Man with a Beard

Style of Rembrandt Dutch

Not on view

Though generally accepted by Rembrandt scholars until about 1940, this canvas was considered an eighteenth-century imitation by F. Schmidt-Degener in 1935. Supporting this view is the sketchy execution, which is superficially similar to that found in Rembrandt's "study heads" painted on a much smaller scale; the light chalk ground and the man's collar appears fancifully to adopt an older Dutch form. The palette, the loose brushwork, and the frontal presentation of the figure recall Rembrandt's style of about 1665. The date is inscribed on the picture, but the simple application of parallel brushstrokes, resulting in flat and insubstantial forms, the awkwardly abrupt contrasts of light and shade, and, finally, the absence of any convincing indication of personality or thought are entirely alien to the master's mature manner. Quite a few Rembrandt imitations and forgeries date from the eighteenth century in England, where this painting was first recorded in the collection of Sir William Knighton (died 1836)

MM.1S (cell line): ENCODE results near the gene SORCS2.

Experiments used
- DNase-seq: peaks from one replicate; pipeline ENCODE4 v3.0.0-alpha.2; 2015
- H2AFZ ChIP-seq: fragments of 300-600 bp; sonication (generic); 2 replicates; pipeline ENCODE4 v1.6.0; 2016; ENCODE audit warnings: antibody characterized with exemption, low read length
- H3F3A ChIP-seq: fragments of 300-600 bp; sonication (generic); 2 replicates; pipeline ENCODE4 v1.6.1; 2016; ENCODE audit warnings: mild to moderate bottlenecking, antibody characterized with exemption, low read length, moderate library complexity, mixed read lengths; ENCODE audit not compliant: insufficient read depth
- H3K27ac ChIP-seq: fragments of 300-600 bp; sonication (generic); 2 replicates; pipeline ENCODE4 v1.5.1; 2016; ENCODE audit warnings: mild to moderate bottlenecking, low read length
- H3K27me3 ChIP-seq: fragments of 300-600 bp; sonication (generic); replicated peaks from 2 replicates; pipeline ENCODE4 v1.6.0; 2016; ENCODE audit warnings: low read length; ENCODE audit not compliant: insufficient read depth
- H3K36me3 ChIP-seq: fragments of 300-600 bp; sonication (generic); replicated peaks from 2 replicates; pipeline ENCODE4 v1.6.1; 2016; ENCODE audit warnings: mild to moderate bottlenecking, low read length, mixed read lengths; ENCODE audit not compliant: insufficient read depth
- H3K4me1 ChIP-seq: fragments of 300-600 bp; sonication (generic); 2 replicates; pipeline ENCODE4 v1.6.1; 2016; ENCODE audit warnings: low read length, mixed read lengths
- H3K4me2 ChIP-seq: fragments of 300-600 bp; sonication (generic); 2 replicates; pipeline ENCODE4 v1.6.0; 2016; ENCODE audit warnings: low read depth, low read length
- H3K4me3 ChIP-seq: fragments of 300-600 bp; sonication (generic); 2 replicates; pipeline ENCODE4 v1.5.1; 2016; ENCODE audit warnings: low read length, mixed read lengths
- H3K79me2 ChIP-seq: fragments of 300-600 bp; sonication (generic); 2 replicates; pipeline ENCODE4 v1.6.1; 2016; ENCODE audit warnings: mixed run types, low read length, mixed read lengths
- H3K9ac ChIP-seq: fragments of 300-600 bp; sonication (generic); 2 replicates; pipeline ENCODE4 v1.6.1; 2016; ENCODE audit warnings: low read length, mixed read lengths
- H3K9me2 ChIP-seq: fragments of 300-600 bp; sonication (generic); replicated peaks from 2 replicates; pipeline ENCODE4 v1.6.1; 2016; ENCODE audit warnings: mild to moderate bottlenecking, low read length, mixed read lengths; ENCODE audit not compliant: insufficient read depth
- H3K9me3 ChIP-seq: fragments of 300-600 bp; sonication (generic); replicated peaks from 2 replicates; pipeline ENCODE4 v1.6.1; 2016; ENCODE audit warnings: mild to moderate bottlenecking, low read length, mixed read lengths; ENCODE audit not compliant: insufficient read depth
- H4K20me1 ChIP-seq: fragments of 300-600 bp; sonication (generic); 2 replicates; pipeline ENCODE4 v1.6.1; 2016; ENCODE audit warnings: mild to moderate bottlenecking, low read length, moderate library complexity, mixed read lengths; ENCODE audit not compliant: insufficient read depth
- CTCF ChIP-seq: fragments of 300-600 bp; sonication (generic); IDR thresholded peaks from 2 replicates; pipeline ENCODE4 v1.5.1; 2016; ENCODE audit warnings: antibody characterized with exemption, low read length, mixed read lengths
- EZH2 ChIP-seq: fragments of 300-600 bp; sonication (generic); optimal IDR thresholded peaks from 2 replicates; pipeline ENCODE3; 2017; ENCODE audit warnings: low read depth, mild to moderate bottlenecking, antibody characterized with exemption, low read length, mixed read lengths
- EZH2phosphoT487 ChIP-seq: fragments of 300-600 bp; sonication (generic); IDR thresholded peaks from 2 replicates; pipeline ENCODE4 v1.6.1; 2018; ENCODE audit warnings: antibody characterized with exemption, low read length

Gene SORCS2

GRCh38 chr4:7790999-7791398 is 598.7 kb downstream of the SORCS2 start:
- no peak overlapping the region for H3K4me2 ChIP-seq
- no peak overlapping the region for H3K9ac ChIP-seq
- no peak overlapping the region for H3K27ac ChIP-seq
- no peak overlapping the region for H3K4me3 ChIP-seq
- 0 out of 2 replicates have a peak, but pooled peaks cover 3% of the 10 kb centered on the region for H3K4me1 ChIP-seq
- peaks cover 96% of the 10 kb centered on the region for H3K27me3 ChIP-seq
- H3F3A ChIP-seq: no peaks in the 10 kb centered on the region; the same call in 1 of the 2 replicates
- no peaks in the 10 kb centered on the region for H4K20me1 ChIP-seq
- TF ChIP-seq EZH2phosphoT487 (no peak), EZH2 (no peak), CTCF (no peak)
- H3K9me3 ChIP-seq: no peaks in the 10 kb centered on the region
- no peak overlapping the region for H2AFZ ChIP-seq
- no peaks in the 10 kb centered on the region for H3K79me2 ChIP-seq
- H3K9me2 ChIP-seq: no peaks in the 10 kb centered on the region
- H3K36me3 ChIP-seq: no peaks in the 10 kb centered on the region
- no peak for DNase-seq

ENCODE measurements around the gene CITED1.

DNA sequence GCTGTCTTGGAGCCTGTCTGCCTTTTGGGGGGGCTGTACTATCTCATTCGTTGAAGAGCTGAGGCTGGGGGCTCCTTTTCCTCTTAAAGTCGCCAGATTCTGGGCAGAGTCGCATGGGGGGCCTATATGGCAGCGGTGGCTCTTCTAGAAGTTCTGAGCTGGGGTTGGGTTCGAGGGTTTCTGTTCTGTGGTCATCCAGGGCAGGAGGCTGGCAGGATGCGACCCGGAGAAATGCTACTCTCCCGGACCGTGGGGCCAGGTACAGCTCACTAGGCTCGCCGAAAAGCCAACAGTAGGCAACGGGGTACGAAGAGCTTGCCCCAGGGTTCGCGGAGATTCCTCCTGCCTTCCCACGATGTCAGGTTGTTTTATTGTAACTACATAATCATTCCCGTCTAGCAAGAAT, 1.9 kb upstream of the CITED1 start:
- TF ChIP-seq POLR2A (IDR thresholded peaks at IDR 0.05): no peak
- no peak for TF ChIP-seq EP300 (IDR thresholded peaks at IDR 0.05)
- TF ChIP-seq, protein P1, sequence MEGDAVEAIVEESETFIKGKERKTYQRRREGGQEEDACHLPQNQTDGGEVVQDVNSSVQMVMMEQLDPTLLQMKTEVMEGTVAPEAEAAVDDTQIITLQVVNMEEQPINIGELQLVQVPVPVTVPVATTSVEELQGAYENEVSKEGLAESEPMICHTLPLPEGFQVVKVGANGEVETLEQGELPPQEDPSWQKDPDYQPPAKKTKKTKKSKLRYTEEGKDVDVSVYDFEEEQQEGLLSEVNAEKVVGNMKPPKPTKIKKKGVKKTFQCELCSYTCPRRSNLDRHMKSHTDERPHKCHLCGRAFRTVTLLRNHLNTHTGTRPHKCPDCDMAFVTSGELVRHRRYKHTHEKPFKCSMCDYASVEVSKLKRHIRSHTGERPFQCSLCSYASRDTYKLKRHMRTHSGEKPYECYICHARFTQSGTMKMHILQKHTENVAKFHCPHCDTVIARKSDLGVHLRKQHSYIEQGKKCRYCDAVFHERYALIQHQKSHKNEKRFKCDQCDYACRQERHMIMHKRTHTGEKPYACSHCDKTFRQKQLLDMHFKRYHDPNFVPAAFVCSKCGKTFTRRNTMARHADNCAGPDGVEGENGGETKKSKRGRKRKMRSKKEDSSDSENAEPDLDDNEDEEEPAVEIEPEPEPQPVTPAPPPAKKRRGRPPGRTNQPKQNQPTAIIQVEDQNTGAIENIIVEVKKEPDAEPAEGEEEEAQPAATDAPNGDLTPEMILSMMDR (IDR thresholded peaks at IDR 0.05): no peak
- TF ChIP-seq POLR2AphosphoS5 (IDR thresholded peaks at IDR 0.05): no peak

Man with a Beard, Style of Rembrandt (17th century or later), Oil on canvas

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